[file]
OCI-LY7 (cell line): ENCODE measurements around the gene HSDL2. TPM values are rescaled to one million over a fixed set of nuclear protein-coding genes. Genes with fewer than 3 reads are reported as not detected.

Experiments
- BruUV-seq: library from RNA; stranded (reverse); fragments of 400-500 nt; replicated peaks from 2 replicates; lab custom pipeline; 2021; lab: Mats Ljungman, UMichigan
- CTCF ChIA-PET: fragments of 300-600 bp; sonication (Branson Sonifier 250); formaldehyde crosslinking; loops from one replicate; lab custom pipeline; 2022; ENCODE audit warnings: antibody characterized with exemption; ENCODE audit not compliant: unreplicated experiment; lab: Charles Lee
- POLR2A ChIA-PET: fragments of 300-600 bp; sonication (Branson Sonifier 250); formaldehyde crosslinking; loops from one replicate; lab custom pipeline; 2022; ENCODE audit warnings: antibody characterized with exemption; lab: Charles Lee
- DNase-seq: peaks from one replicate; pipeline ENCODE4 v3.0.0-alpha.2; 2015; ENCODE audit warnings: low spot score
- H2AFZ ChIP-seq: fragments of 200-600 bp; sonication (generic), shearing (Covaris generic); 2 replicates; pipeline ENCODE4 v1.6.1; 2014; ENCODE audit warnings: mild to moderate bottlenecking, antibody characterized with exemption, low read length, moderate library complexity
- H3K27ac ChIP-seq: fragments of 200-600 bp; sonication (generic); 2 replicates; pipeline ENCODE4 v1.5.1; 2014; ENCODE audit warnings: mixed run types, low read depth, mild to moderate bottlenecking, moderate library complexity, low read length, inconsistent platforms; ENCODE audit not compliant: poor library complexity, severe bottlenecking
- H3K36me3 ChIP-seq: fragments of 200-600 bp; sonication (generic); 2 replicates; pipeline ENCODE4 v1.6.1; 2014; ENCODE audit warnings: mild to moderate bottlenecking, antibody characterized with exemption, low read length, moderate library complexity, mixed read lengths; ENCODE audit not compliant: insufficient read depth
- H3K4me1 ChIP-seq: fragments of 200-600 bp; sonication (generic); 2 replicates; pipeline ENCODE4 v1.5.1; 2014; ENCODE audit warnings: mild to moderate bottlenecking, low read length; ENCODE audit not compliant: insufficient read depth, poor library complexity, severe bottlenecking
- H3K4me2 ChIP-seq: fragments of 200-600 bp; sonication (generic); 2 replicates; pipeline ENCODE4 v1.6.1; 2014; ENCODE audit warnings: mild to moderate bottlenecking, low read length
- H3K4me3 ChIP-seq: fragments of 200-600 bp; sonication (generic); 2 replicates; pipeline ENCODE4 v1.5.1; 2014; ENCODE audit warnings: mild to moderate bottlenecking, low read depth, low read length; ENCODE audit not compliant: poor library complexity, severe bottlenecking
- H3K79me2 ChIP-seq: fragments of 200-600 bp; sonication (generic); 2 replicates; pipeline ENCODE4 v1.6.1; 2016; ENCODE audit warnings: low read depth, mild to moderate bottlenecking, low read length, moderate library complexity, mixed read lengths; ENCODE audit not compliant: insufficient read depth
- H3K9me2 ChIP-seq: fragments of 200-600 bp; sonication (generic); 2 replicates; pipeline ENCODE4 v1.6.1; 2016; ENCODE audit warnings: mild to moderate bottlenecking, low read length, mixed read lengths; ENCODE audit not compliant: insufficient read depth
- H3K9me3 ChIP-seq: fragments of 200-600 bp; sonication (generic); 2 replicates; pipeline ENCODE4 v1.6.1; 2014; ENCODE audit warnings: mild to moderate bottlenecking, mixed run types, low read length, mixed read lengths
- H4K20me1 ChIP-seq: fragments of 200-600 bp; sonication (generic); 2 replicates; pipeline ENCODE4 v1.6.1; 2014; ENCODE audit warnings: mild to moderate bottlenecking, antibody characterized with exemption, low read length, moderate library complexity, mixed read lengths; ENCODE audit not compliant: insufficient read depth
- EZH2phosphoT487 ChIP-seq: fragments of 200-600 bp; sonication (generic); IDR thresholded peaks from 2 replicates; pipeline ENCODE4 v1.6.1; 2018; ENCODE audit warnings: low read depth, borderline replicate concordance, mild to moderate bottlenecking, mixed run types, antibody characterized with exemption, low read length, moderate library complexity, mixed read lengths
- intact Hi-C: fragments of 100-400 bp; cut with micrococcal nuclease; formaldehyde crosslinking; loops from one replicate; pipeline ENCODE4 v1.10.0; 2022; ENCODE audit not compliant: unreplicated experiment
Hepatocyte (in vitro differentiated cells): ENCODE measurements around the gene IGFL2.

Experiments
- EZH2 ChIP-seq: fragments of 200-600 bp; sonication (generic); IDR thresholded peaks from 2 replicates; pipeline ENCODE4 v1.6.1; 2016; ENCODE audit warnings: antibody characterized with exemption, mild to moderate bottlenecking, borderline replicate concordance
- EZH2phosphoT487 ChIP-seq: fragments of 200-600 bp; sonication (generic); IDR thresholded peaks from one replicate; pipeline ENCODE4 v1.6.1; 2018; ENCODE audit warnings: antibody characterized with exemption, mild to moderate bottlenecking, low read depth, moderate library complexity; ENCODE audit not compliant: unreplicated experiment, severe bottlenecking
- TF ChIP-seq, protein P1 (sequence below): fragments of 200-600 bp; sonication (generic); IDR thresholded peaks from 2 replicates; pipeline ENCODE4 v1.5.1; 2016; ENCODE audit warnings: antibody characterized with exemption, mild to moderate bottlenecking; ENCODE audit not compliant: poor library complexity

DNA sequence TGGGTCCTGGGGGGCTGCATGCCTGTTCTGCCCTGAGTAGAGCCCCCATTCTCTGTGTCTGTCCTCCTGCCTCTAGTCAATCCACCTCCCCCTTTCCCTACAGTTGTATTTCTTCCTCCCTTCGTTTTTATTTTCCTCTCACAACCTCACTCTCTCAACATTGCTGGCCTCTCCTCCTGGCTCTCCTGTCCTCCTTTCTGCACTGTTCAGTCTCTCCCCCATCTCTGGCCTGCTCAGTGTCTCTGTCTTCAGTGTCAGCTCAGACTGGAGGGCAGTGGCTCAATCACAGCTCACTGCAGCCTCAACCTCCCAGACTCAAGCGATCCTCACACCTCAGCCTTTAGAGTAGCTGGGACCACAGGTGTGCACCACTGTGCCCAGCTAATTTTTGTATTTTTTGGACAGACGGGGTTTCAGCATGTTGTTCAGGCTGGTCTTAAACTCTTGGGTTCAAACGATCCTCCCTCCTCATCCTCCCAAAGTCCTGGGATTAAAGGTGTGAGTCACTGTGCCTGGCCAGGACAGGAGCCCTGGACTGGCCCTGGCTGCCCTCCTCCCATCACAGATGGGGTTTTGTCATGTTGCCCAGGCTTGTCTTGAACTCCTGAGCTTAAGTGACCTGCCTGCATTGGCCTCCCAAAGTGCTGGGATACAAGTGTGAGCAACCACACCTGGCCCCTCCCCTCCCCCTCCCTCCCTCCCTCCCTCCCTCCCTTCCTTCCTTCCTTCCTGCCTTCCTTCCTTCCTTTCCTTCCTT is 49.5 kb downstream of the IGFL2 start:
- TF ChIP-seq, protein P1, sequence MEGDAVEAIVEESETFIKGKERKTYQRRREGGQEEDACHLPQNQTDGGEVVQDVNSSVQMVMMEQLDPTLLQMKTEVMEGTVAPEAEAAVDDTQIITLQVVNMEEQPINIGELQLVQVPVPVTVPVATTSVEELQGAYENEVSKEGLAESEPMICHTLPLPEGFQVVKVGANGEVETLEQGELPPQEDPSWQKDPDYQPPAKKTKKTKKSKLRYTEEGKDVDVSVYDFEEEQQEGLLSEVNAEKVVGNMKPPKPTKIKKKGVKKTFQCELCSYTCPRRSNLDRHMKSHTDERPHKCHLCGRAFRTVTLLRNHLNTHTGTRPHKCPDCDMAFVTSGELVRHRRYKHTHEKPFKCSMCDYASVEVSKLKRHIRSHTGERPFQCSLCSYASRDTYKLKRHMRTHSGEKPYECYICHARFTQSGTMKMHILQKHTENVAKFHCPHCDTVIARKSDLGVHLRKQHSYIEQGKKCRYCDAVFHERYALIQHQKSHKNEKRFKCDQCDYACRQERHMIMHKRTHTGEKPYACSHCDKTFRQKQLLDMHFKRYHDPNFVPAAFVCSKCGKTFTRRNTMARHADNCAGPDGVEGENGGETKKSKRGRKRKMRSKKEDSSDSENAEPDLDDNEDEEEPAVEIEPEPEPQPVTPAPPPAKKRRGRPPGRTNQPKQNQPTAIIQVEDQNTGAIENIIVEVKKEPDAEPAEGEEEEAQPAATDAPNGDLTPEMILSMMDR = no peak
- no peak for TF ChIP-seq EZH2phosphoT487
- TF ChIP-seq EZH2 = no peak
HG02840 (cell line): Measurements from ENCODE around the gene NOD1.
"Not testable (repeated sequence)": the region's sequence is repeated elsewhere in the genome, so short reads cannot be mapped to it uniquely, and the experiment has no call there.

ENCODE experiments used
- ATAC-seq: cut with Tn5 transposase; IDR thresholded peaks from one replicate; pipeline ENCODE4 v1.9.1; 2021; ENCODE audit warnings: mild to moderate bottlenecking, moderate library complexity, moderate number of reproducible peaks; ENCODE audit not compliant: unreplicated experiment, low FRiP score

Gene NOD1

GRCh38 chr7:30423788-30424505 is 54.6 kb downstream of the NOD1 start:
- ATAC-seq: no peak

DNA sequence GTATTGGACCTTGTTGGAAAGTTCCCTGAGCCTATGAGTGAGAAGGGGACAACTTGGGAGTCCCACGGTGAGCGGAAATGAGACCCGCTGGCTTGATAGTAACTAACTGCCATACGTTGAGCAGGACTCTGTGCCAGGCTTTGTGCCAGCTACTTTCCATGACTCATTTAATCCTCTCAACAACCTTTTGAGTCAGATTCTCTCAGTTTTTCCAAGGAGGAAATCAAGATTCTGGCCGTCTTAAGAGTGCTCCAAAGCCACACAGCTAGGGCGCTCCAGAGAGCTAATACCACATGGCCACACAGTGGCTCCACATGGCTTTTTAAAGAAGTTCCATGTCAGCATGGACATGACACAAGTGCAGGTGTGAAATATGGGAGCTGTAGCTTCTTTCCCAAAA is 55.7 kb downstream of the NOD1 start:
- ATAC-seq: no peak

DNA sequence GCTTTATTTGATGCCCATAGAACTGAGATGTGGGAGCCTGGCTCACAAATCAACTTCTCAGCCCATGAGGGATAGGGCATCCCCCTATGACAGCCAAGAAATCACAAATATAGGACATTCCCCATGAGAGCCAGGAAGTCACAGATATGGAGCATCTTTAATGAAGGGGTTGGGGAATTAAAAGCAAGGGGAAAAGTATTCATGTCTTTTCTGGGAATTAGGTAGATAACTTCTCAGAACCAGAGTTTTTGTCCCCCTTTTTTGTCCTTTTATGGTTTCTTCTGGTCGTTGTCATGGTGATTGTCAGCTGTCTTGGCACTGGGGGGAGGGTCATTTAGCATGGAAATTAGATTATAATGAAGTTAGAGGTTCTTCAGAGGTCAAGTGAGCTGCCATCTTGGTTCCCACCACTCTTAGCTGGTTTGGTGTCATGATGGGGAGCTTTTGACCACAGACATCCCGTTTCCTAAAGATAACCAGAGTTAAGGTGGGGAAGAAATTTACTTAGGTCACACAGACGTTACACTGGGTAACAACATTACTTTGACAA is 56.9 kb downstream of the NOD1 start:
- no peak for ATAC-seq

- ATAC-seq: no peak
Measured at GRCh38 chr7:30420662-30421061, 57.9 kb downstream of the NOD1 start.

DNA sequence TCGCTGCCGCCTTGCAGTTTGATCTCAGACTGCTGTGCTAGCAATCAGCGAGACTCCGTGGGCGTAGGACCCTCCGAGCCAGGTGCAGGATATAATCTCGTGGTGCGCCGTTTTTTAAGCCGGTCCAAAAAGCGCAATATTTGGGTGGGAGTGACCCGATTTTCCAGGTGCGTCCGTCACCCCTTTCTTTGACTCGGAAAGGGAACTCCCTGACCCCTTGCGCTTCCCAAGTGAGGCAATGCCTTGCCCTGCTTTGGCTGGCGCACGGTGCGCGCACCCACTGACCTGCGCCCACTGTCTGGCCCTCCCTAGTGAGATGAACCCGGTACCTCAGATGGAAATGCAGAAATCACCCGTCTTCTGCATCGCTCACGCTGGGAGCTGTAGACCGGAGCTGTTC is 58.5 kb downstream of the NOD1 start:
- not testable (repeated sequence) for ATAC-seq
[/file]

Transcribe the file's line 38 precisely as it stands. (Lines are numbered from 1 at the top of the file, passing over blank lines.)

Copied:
- no peak for ATAC-seq